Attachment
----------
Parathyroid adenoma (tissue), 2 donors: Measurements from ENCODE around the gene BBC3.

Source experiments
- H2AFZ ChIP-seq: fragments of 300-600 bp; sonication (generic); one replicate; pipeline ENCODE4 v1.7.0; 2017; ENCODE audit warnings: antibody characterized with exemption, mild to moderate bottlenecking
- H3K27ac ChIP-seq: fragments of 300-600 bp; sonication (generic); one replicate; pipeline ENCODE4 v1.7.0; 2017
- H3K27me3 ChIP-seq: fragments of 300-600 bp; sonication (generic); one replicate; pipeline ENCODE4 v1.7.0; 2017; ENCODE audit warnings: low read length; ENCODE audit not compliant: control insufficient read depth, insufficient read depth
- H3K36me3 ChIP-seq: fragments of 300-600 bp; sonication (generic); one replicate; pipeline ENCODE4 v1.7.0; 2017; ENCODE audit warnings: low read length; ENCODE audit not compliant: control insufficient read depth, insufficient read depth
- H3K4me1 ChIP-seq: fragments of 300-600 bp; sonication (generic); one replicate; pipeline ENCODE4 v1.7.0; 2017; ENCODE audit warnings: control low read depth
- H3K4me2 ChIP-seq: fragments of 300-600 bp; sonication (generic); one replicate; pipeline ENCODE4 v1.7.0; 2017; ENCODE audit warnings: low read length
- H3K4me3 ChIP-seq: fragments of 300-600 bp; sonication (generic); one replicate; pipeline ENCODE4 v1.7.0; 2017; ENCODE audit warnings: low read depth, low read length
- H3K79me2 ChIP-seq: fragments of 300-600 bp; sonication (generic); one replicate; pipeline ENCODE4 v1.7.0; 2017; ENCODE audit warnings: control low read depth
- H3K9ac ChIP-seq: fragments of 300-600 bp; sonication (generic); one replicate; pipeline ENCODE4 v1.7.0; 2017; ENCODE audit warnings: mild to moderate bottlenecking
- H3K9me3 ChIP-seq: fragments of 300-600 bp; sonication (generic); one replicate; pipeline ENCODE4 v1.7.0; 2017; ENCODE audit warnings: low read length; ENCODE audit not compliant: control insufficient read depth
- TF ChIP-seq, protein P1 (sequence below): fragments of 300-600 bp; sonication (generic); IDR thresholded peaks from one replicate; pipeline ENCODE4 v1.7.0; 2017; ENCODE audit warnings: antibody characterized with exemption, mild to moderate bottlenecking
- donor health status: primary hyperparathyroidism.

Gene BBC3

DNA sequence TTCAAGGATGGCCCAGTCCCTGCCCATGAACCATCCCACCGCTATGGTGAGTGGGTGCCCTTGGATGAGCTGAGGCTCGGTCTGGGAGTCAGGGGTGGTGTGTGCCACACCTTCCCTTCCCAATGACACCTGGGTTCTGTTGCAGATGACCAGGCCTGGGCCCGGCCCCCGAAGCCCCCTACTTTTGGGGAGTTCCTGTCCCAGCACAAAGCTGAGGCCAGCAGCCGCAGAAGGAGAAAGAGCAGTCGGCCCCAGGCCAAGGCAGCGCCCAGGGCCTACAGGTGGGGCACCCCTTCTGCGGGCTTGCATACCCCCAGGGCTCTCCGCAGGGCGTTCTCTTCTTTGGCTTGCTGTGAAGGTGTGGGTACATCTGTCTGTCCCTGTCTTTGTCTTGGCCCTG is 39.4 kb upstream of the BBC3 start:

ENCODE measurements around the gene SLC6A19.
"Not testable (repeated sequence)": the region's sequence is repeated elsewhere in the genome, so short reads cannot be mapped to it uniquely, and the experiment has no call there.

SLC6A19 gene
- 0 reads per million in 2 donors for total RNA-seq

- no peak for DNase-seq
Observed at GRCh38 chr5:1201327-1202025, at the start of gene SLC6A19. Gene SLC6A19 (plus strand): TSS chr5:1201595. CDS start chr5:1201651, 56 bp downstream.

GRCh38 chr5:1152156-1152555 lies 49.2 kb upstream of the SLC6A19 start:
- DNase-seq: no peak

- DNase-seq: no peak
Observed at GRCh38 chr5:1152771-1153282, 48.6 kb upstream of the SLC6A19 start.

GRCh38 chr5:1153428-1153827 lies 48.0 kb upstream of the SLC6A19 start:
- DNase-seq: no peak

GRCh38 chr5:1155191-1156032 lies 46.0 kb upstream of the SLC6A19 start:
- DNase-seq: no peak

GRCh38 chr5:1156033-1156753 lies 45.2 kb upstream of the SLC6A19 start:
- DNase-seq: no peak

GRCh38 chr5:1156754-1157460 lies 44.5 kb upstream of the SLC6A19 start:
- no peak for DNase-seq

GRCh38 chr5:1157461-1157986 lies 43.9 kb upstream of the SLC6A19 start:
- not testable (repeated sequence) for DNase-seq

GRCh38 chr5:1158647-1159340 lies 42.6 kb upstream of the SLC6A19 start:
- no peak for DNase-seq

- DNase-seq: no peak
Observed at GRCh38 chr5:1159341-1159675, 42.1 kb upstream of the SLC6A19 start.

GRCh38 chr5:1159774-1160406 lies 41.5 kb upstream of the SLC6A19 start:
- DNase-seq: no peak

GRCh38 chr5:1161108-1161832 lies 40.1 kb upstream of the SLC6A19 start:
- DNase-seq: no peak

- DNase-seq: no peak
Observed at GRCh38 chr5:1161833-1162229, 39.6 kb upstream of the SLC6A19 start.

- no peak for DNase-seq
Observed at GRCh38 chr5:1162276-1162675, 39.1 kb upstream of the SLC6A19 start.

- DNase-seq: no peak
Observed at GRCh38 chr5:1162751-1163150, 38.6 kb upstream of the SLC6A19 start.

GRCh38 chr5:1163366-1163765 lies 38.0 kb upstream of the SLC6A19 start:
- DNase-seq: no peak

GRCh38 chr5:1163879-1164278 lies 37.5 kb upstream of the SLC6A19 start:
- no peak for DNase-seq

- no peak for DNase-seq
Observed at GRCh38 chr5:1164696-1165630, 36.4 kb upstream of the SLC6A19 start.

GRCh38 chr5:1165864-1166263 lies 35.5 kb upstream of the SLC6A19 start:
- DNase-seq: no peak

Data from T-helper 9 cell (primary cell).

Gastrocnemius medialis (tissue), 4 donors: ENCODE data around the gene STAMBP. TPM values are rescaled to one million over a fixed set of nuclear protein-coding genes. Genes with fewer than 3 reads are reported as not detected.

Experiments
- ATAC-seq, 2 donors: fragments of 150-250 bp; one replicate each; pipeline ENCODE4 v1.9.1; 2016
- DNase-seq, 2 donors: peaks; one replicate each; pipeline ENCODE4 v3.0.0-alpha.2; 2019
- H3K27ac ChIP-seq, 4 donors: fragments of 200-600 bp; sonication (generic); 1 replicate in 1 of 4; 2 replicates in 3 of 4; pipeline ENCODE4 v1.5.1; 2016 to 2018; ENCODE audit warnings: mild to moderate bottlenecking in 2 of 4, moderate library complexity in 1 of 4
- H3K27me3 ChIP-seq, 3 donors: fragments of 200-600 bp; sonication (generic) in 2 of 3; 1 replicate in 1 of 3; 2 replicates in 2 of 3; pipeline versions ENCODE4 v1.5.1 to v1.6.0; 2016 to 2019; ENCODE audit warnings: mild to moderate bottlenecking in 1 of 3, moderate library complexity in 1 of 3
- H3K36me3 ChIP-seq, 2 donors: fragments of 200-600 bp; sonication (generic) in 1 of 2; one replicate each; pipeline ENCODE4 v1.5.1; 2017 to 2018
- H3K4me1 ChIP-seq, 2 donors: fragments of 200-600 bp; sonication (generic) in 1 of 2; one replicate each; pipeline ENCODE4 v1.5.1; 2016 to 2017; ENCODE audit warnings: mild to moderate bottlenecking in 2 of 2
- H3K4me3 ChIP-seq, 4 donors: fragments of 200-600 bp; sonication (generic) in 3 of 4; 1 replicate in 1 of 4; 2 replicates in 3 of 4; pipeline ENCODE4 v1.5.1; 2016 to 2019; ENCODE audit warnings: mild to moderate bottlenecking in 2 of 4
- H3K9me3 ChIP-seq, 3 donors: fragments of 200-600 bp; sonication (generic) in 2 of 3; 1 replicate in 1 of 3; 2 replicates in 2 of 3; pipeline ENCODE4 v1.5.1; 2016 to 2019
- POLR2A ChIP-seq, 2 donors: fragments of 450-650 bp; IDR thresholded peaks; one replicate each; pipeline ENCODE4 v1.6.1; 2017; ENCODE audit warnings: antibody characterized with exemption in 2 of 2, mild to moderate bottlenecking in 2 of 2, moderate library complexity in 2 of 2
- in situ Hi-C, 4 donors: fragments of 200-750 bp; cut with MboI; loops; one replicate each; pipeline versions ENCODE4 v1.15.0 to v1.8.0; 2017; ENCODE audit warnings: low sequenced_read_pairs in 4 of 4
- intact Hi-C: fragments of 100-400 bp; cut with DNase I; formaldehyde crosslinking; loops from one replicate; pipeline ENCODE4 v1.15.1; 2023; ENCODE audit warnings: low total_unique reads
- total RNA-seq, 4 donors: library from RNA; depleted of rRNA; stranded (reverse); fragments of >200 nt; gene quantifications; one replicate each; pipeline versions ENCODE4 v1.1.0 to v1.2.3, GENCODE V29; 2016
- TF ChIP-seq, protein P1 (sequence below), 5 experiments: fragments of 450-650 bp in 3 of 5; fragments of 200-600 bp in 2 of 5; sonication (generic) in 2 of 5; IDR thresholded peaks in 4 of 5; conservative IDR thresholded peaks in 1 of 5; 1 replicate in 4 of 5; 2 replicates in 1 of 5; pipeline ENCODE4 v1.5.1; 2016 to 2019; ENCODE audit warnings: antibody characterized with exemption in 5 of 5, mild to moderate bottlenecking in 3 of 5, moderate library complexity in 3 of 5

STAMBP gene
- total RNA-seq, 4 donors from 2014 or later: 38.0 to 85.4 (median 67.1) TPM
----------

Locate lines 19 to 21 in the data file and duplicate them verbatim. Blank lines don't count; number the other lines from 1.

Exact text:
SLC6A19 gene
- 0 reads per million in 2 donors for total RNA-seq

- no peak for DNase-seq